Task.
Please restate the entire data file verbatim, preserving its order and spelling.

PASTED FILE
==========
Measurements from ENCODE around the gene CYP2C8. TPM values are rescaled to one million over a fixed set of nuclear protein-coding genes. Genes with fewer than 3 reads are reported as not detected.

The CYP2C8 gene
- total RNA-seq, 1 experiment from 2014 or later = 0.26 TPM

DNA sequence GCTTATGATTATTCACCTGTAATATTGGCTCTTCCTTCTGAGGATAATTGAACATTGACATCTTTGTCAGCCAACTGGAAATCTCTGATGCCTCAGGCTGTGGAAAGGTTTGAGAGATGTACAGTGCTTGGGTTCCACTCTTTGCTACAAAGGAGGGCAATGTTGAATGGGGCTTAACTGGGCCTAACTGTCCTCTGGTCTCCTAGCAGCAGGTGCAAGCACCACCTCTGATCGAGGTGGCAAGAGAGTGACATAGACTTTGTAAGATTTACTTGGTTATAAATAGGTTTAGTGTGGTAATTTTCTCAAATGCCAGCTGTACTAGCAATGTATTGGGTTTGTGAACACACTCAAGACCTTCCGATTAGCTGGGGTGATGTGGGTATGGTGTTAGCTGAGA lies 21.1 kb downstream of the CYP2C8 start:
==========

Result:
Measurements from ENCODE around the gene CYP2C8. TPM values are rescaled to one million over a fixed set of nuclear protein-coding genes. Genes with fewer than 3 reads are reported as not detected.

The CYP2C8 gene
- total RNA-seq, 1 experiment from 2014 or later = 0.26 TPM

DNA sequence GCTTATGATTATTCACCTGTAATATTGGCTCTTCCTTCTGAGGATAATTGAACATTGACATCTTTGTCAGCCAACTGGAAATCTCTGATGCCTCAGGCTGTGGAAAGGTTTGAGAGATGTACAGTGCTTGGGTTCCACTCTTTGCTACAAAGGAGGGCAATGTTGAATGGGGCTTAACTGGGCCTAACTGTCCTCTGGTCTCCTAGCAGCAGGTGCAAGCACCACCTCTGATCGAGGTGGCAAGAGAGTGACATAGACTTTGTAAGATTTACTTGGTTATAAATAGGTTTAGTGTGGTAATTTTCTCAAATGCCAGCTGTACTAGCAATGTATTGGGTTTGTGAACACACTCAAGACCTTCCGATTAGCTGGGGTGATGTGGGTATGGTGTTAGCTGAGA lies 21.1 kb downstream of the CYP2C8 start: